The association is also giving restaurants that participate in the campaign a toolkit they can use to let their customers know about their efforts to keep food from being contaminated with harmful pathogens. The kit includes the initiative’s logo, a news release for restaurants, sample Tweets and email templates that promote involvement in the program.
Although the campaign is celebrated in September, the National Restaurant Association says that food safety is a priority year-round and points to ongoing food-safety programs designed for managers and food-service workers.
“There is nothing more important than the health and safety of our guests at restaurants around the country, and National Food Safety Education Month highlights our industry’s commitment to serving healthful, delicious and safe meals every day,” said Dawn Sweeney, president and CEO of the association, in a press release.
Watch for the “red flags.”
Even if you’re not a food-safety expert, there are some red flags to look for when dining out. With that in mind, Washington State’s Department of Health provides helpful food-safety tips for consumers.
As a starter, check with your local health department to find out how restaurants did in the most recent inspection. (That information is often available online but can usually also be obtained in written form at the department.) But just because a restaurant passed with flying colors, it doesn’t mean a mistake can’t happen. For that reason, consumers should follow these tips provided by the department:
— Order wisely. If you’re ordering a hamburger, for example, tell the waiter/waitress that you want it well done. If it’s not well-done, send it back. Avoid certain foods such as sprouts, undercooked meats or eggs, and raw oysters if you or someone you’re with are at high risk for foodborne illness –infants and children under 5, older people over 65, pregnant women, people with weakened immune systems, and people traveling outside the country.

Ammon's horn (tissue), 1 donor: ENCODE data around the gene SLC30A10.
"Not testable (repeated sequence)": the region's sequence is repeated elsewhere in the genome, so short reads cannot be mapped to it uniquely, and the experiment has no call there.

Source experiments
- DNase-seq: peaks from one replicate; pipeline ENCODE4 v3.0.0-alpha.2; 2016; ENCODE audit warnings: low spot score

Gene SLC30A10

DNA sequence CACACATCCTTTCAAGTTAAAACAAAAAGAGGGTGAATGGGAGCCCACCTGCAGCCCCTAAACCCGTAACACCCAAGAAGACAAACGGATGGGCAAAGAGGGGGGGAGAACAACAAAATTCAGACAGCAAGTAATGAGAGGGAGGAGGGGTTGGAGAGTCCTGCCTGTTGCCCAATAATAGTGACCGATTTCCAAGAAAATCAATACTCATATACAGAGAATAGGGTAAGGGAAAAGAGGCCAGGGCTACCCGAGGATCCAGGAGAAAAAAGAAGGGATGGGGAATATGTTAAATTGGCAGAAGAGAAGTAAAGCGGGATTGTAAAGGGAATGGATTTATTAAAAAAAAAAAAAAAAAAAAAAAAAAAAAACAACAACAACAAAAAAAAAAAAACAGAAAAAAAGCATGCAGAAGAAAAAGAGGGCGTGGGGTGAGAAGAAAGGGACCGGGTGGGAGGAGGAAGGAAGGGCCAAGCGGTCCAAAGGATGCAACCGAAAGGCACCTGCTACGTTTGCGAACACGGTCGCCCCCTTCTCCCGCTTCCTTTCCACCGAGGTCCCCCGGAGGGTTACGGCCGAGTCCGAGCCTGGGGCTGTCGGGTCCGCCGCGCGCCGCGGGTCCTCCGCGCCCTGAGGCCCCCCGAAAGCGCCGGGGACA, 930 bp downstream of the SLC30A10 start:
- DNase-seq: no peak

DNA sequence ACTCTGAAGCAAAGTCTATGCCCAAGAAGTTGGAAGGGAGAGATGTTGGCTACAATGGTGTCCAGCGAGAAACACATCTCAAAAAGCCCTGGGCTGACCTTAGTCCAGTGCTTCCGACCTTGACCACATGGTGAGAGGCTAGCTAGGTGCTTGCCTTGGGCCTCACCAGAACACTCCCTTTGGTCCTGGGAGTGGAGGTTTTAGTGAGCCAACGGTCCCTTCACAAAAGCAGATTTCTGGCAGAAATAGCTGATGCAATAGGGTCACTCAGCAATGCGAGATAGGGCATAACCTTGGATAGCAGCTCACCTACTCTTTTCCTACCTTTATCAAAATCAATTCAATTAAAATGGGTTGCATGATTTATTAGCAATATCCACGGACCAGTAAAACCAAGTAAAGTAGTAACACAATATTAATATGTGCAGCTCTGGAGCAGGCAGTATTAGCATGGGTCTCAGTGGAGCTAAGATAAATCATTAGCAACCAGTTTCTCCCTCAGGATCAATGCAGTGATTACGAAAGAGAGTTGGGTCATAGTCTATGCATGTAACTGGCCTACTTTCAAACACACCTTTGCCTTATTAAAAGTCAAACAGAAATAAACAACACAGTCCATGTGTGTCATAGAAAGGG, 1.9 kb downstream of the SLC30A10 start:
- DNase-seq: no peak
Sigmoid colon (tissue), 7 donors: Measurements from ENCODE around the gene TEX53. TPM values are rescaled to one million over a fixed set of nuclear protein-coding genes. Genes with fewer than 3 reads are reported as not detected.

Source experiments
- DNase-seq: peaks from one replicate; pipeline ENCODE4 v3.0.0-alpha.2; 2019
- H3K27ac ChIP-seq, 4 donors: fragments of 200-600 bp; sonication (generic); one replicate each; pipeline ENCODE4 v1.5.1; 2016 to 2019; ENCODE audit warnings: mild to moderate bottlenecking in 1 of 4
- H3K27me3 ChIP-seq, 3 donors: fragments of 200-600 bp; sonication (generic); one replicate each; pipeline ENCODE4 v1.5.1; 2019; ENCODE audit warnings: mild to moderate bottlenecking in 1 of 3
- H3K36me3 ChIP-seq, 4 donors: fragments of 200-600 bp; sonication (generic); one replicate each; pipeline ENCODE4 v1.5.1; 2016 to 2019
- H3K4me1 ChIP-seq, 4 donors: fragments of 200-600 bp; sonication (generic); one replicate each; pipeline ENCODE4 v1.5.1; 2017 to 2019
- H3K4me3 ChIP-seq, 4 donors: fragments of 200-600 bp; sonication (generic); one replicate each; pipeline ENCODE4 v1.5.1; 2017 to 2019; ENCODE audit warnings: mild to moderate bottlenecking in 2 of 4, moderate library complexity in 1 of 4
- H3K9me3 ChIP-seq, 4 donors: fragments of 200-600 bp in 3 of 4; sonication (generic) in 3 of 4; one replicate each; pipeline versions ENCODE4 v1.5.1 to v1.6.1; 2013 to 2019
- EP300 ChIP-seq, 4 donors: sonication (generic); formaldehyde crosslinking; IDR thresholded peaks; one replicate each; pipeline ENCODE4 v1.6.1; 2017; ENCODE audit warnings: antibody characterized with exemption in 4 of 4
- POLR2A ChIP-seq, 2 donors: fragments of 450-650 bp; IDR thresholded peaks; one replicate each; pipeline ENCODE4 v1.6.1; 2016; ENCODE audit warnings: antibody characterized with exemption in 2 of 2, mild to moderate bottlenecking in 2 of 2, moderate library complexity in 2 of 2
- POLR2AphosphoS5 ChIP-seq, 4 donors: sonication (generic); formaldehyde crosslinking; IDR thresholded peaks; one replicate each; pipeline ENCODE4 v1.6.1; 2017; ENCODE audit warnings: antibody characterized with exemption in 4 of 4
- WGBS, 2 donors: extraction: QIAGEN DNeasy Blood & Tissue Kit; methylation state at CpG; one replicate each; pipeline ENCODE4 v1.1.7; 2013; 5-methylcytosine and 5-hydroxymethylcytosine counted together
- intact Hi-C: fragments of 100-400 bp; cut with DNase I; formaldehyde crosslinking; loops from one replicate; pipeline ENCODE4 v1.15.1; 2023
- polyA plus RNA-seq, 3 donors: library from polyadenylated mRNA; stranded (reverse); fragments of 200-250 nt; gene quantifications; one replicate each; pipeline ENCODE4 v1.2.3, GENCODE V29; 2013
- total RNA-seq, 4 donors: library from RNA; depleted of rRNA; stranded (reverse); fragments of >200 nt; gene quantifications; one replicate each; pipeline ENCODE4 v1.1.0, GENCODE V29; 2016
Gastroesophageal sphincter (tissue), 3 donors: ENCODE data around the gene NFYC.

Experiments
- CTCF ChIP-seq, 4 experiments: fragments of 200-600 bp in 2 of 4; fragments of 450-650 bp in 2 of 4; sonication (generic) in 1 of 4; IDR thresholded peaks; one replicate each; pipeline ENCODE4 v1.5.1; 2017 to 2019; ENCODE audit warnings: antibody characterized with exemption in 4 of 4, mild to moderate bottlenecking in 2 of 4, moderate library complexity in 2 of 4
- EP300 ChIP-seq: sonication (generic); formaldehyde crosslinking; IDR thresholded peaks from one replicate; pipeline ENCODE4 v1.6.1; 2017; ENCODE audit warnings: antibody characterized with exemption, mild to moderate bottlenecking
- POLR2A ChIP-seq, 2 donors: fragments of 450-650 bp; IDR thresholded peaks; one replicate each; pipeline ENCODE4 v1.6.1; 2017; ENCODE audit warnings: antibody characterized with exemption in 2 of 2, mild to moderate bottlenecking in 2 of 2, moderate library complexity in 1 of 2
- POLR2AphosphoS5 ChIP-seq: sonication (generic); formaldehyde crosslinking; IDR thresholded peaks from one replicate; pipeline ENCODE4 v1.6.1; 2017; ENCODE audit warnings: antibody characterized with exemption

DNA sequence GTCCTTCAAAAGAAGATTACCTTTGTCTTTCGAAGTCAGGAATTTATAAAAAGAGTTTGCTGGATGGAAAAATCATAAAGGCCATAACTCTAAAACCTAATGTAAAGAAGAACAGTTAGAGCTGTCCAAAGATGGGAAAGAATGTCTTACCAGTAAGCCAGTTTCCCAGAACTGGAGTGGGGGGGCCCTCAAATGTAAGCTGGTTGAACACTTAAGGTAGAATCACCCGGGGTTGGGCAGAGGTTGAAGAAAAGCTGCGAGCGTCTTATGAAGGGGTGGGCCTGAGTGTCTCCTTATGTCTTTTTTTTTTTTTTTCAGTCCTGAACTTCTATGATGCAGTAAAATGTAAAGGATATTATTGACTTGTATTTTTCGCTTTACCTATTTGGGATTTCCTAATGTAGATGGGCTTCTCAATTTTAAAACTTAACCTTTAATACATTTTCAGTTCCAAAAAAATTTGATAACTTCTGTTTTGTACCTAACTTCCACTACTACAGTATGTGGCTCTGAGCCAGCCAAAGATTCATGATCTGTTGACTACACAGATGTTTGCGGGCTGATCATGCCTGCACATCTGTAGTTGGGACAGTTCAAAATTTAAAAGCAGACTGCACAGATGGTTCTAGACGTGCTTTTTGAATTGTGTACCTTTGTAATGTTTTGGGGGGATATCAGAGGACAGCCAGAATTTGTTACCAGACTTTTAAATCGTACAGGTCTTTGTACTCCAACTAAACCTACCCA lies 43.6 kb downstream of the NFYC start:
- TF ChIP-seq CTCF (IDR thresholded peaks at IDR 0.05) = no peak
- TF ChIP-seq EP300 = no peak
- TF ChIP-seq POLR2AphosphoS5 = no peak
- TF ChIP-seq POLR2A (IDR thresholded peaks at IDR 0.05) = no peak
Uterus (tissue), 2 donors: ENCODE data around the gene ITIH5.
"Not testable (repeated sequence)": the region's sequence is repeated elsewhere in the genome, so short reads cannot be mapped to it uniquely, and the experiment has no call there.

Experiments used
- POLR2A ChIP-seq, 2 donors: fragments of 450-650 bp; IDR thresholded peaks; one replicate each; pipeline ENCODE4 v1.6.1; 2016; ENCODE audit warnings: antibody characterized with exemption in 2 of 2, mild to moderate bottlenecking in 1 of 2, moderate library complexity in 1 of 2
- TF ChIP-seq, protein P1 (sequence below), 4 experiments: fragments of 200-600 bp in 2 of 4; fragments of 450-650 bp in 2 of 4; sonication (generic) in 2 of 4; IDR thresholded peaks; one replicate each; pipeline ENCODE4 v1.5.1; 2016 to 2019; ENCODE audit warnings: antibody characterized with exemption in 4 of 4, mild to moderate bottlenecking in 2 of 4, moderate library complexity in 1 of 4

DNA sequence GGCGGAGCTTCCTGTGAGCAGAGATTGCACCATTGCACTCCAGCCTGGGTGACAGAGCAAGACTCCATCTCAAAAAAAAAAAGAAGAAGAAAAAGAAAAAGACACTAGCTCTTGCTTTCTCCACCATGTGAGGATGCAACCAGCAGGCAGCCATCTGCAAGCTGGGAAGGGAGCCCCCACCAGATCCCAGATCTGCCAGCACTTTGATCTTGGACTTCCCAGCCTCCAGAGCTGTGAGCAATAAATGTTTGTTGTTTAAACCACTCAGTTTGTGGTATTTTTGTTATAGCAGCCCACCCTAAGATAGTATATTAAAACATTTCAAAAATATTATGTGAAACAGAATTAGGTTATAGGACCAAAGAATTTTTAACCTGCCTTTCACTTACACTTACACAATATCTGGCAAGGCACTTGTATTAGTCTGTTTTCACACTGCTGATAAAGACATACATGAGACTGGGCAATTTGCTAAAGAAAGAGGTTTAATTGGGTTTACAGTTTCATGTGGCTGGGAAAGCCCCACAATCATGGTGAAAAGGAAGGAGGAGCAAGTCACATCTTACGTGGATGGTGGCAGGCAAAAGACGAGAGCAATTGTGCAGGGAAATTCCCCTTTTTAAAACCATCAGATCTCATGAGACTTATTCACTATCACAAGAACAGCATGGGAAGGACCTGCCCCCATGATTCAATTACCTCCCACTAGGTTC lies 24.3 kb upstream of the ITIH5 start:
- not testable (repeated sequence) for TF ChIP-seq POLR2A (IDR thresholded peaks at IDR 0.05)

— Read the menu and signs. Restaurants are required to let diners know if they’re serving foods such as raw oysters, unpasteurized juice, raw milk, raw milk cheeses, undercooked eggs, meat, and fish. (In many cases, this sort of information is in very small print at the bottom of the menu.) Just because the restaurant is serving these foods and beverages does not mean they are safe to eat or drink.
— Ask questions. Don’t be shy. Someone in the establishment should be able to tell you how your foods were prepared.
— Let your voice be heard. Again, don’t be shy. Tell the manager when you notice food-safety concerns — or give a compliment to the manager when you notice safe food handling.
— Know the food-safety requirements. Each state has different requirements, but in most cases, food-service
workers are trained to avoid handling ready-to-eat foods such as toast, sandwiches, and salad with their bare hands. Instead, they must use gloves, tongs, or other barriers.
— Check out the temperature. Foods such as meats, sliced melons, cooked vegetables, cooked rice, and cooked noodles must be kept either hot or cold. If your food is not as hot or cold as it should be, send it back.
— Worker cleanliness. In many cases, food workers must wash their hands twice after using the restroom–once in the restroom and then immediately upon returning to the kitchen.
As the person dining out, here are some good food-safety tips to follow:
— Wash your hands before you eat. Hot water and soap should always be available in restrooms. If it isn’t, let the manager know.
— Stop eating if food tastes, looks, or smells bad.
— Refrigerate leftovers as soon as possible — within 2 hours.
— Contact the Health Department if you have complaints or concerns about food safety at a restaurant or other eating establishment.
Some cities require restaurants to post the “grades” they receive for cleanliness during a health inspection in a place where diners or potential diners can see them. In New York City, for example, restaurants are required to post letter grades based on inspection scores. Signs bearing A, B or C ratings are issued to the city’s more than 24,000 restaurants to publicly announce their cleanliness.